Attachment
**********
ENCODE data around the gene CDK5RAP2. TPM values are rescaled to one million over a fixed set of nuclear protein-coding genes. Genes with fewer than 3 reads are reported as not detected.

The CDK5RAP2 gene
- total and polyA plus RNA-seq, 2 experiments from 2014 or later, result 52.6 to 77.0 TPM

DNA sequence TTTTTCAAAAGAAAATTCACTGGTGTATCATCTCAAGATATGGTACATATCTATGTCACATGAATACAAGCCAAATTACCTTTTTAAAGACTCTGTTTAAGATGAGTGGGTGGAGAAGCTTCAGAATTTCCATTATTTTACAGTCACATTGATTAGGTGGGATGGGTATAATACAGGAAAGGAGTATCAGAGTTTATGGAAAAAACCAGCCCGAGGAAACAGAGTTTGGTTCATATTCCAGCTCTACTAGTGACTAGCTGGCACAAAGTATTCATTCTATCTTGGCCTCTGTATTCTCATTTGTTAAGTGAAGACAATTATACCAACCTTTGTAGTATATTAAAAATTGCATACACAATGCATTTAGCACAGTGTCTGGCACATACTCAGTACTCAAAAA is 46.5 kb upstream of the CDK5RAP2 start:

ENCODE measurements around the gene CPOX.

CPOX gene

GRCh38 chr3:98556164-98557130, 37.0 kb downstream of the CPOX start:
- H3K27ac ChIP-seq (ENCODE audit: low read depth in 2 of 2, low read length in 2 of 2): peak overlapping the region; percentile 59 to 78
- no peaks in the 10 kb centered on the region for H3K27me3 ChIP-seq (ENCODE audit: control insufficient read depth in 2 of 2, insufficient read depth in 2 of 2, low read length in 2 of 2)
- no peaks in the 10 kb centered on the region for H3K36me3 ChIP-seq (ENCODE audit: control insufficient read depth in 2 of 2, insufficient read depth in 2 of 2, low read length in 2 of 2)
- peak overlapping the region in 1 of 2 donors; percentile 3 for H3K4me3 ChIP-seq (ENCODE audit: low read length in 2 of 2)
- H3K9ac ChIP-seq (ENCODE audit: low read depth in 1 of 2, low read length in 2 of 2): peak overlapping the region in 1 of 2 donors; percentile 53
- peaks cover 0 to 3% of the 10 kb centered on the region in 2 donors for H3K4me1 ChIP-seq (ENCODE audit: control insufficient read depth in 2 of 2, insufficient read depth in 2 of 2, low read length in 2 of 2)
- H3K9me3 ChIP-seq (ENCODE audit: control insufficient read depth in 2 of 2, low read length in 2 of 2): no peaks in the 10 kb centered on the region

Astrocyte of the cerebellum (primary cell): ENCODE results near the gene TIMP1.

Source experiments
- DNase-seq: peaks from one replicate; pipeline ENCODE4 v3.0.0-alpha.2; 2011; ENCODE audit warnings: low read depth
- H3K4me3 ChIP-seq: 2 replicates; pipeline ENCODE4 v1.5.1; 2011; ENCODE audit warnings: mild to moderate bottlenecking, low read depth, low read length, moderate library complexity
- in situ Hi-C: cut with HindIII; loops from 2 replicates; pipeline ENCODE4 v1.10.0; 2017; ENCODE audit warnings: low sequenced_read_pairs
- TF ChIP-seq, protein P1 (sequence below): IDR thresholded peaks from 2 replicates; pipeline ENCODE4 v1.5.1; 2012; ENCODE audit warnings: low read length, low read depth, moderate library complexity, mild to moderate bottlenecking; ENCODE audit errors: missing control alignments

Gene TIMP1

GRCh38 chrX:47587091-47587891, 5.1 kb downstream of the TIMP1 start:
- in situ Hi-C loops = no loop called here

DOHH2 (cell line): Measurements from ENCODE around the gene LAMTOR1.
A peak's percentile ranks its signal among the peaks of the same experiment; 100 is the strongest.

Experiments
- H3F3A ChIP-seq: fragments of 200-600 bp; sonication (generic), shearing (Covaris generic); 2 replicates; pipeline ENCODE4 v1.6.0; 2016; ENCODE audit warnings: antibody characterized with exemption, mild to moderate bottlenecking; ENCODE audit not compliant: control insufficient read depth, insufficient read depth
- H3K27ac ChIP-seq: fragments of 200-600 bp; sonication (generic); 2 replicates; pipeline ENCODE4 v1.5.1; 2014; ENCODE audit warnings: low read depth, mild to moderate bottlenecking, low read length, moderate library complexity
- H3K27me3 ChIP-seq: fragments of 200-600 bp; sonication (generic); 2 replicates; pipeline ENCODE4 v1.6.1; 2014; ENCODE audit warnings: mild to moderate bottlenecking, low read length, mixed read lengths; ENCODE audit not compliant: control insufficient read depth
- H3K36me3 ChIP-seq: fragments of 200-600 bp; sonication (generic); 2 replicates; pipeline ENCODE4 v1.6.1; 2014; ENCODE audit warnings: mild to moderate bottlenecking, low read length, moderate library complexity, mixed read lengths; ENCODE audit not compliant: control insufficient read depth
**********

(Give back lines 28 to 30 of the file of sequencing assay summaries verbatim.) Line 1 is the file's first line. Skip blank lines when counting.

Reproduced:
- H3K27ac ChIP-seq: fragments of 200-600 bp; sonication (generic); 2 replicates; pipeline ENCODE4 v1.5.1; 2014; ENCODE audit warnings: low read depth, mild to moderate bottlenecking, low read length, moderate library complexity
- H3K27me3 ChIP-seq: fragments of 200-600 bp; sonication (generic); 2 replicates; pipeline ENCODE4 v1.6.1; 2014; ENCODE audit warnings: mild to moderate bottlenecking, low read length, mixed read lengths; ENCODE audit not compliant: control insufficient read depth
- H3K36me3 ChIP-seq: fragments of 200-600 bp; sonication (generic); 2 replicates; pipeline ENCODE4 v1.6.1; 2014; ENCODE audit warnings: mild to moderate bottlenecking, low read length, moderate library complexity, mixed read lengths; ENCODE audit not compliant: control insufficient read depth